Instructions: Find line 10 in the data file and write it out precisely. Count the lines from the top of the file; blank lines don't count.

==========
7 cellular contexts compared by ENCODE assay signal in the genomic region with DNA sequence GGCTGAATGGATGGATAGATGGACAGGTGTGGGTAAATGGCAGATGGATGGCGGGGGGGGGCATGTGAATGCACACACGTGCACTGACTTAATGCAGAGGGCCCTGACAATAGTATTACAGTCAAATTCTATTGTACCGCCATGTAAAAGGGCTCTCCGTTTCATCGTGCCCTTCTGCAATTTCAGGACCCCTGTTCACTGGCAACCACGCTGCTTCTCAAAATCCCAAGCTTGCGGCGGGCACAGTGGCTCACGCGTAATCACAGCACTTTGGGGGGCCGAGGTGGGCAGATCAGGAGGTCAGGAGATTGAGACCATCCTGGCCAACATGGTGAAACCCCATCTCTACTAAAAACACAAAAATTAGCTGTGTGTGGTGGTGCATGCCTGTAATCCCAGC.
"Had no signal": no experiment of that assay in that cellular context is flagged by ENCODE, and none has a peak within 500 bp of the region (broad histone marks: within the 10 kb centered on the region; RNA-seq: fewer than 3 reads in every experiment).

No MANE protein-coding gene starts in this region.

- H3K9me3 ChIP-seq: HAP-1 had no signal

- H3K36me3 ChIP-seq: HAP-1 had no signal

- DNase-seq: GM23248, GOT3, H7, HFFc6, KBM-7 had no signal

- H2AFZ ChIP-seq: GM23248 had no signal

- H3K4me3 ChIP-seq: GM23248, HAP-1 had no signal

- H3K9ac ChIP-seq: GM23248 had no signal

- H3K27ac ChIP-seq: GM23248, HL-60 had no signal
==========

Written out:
- H3K27ac ChIP-seq: GM23248, HL-60 had no signal